The Narthex of the Church of the Nativity in Bethlehem is about six meters wide and as long as the facade of the Church, approximately 24 m. It is covered by five cross vaults and internally divided by three walls perpendicular to the façade. The vaults have been since many years in a dangerous state of degradation and the façade wall appears to be strongly rotated outwards, with a maximum horizontal displacement at the top of about 40 cm. The central cross vault in particular is heavily damaged. There have been numerous attempts over time to identify the causes of such a damage, but none of them has given until now a satisfying answer. Some restorations now in progress are giving significant contributions to a more precise insight into the construction features of the cross vaults and their effects on the walls, by means of archival sources, in-situ inspections of the subsoil and detailed laser scanner surveys of the whole Narthex. All such data allow to advance some hypotheses about the possible causes of the damage occurred. This paper aims at providing a finite element validation of such hypotheses by means of advanced non-linear simulations capable of reproducing the damage evolution up to the current configuration. Both pushover and non-linear dynamic simulations with damaging materials are performed. The results of the analyses fit well with the actual deformed configuration and prove that the numerical simulations carried out can be considered as a useful tool to validate the assumptions made and to have, at the same time, a quantitative insight into the strengthening to be done during the rehabilitation process.

Structural damage of the Nativity Church Narthex: full 3D FE approach

ALESSANDRI, Claudio;
2015

Abstract

The Narthex of the Church of the Nativity in Bethlehem is about six meters wide and as long as the facade of the Church, approximately 24 m. It is covered by five cross vaults and internally divided by three walls perpendicular to the façade. The vaults have been since many years in a dangerous state of degradation and the façade wall appears to be strongly rotated outwards, with a maximum horizontal displacement at the top of about 40 cm. The central cross vault in particular is heavily damaged. There have been numerous attempts over time to identify the causes of such a damage, but none of them has given until now a satisfying answer. Some restorations now in progress are giving significant contributions to a more precise insight into the construction features of the cross vaults and their effects on the walls, by means of archival sources, in-situ inspections of the subsoil and detailed laser scanner surveys of the whole Narthex. All such data allow to advance some hypotheses about the possible causes of the damage occurred. This paper aims at providing a finite element validation of such hypotheses by means of advanced non-linear simulations capable of reproducing the damage evolution up to the current configuration. Both pushover and non-linear dynamic simulations with damaging materials are performed. The results of the analyses fit well with the actual deformed configuration and prove that the numerical simulations carried out can be considered as a useful tool to validate the assumptions made and to have, at the same time, a quantitative insight into the strengthening to be done during the rehabilitation process.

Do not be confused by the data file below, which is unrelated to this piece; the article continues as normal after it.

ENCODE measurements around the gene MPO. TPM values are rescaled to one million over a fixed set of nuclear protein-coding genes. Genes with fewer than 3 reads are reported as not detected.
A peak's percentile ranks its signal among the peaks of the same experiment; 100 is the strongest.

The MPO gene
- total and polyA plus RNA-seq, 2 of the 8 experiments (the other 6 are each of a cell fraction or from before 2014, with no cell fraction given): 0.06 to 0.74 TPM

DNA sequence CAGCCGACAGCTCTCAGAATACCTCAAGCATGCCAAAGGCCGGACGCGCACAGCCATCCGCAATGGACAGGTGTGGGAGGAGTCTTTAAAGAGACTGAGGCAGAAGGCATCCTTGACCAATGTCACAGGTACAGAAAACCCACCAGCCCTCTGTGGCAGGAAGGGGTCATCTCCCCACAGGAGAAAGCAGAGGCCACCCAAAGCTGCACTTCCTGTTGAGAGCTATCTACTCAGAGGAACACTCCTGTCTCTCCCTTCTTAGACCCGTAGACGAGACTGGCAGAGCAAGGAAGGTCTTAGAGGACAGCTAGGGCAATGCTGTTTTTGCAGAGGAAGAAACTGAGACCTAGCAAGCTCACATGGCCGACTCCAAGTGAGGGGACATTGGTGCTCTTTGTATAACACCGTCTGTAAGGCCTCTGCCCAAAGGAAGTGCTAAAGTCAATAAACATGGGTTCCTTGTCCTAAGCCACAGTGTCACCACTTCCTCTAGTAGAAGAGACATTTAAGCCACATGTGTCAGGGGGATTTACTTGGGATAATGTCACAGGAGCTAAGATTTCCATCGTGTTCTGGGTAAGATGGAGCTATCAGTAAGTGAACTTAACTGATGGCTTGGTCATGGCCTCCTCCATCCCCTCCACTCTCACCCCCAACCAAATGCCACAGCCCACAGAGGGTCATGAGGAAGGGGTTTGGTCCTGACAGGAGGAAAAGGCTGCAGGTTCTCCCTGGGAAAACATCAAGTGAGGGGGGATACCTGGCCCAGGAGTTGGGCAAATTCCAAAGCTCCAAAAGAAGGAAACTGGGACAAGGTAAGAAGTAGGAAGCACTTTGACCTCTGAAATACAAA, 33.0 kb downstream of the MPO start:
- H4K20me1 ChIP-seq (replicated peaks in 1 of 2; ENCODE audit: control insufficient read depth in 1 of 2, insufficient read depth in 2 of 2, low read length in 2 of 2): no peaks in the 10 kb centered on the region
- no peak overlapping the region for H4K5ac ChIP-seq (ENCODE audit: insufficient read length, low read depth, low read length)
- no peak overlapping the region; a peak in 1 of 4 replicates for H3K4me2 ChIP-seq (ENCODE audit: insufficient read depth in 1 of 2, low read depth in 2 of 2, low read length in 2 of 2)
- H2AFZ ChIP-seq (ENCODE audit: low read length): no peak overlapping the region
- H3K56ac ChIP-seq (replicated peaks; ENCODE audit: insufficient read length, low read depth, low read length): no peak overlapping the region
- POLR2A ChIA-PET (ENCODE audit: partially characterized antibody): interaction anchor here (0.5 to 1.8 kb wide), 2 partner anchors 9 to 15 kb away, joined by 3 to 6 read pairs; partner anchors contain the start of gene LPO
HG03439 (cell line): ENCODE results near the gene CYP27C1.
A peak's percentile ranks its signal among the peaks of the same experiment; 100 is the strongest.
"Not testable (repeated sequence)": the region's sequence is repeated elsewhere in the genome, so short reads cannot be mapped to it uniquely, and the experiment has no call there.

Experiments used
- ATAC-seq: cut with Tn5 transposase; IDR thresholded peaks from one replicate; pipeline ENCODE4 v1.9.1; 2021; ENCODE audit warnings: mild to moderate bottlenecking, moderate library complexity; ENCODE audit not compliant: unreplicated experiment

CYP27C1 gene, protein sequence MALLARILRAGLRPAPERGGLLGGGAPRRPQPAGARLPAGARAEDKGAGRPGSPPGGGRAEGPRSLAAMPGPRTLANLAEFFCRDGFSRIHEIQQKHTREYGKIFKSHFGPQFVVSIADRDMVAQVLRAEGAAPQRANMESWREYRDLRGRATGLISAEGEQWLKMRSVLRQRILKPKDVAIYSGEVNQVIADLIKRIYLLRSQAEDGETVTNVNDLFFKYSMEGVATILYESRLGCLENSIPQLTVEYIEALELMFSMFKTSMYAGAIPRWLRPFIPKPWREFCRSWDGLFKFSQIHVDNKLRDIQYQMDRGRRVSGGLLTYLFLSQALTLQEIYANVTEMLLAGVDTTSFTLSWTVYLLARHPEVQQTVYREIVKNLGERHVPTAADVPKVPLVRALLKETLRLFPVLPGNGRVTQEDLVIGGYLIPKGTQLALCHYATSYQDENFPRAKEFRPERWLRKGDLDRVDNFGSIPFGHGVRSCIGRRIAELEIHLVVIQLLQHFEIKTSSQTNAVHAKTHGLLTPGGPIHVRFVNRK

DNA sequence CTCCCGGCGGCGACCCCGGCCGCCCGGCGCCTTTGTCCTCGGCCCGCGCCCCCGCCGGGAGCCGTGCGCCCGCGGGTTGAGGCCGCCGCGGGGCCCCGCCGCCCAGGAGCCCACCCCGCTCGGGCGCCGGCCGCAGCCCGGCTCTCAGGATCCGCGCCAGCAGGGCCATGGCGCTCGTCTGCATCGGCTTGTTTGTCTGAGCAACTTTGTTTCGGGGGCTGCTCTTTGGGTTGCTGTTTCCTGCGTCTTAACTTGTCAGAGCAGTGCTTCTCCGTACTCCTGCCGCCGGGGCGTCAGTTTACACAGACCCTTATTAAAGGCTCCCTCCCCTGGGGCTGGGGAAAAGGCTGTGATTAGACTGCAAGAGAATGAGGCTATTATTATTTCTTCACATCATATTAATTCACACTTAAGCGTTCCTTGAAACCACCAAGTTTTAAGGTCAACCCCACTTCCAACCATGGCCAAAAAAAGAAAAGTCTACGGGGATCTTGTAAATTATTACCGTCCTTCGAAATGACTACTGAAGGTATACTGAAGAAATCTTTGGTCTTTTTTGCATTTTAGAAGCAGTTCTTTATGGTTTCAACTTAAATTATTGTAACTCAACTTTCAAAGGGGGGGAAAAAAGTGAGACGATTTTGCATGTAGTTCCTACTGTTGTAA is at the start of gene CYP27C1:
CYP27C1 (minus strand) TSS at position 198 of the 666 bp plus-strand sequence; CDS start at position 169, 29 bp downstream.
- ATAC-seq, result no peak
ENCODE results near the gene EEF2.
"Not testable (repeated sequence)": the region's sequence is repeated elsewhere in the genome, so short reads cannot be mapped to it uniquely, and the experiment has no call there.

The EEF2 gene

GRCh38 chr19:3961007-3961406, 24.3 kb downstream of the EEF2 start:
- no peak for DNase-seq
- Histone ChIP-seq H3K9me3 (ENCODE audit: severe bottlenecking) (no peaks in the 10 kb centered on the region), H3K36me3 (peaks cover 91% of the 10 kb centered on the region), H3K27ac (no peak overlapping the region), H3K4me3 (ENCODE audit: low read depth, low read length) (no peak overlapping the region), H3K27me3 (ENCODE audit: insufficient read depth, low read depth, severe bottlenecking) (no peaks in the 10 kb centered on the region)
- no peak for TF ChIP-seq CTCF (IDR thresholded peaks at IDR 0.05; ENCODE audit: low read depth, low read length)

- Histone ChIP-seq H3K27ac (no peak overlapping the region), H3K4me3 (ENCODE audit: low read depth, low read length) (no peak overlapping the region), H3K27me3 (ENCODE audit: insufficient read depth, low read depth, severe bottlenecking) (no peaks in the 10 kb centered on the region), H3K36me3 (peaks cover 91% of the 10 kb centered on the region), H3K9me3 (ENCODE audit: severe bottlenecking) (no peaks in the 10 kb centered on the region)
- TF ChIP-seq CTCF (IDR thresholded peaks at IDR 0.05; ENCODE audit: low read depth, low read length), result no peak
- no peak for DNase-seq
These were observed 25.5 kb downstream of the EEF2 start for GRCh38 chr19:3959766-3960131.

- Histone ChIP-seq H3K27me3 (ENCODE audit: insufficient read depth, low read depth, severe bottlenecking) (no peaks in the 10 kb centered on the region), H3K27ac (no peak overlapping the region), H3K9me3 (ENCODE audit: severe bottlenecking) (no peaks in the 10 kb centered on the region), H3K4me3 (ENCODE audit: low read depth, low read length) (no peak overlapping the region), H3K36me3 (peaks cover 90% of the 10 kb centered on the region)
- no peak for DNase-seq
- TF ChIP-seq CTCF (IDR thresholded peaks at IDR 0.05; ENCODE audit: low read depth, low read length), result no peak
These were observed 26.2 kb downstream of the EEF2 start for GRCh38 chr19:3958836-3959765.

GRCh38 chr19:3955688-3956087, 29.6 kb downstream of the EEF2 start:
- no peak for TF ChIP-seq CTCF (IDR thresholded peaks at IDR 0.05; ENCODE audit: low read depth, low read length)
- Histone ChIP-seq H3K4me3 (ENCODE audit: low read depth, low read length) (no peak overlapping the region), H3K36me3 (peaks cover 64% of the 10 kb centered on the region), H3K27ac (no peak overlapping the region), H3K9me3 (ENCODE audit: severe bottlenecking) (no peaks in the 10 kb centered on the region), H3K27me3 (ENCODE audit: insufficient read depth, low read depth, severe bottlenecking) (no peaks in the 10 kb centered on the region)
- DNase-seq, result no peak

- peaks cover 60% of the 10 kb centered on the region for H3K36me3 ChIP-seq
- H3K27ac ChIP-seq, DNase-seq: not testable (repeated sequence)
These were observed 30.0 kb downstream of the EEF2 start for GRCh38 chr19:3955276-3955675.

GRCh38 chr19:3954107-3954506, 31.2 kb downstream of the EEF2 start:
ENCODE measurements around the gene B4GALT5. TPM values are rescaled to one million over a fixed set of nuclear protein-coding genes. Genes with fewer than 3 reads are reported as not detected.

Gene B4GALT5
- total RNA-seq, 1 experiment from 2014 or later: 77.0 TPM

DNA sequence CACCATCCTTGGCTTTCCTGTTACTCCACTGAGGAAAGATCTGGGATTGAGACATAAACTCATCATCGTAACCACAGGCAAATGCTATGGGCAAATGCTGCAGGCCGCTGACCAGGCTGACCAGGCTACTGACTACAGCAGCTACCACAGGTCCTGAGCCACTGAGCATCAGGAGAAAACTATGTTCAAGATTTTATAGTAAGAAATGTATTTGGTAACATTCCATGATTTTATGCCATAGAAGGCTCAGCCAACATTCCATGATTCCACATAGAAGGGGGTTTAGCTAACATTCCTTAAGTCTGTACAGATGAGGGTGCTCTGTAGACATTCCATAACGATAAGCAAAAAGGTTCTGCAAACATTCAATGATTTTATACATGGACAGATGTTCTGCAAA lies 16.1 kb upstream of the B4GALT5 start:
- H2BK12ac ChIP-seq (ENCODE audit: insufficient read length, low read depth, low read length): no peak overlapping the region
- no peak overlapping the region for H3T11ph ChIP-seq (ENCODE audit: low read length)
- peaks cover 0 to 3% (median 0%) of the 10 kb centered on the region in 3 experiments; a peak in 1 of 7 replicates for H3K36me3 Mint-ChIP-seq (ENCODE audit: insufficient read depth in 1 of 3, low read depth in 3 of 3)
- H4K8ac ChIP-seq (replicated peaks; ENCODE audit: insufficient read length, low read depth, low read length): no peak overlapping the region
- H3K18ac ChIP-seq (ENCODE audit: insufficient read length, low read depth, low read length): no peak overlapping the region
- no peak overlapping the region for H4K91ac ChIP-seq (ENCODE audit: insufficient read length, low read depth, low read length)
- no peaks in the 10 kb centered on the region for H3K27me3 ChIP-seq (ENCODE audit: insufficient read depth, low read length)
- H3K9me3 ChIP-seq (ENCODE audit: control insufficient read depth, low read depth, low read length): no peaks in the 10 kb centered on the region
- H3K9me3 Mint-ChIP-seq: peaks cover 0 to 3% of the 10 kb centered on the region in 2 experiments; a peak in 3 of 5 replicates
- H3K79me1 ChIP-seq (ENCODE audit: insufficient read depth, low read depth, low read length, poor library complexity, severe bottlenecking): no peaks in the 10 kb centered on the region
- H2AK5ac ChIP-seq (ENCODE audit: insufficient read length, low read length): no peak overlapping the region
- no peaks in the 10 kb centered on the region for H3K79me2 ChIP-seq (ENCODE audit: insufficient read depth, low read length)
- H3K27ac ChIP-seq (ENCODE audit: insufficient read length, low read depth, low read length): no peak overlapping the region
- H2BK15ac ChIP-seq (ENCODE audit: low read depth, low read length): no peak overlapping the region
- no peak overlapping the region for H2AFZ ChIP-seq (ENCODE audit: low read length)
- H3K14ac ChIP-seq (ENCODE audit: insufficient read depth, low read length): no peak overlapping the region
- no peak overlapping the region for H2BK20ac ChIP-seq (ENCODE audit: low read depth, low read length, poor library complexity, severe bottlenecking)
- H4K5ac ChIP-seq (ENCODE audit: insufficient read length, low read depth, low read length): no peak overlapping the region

2015
978-88-97752-55-4
masonry church, case study, non-linear static and dynamic simulations
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Utilizza questo identificativo per citare o creare un link a questo documento: https://hdl.handle.net/11392/2336261
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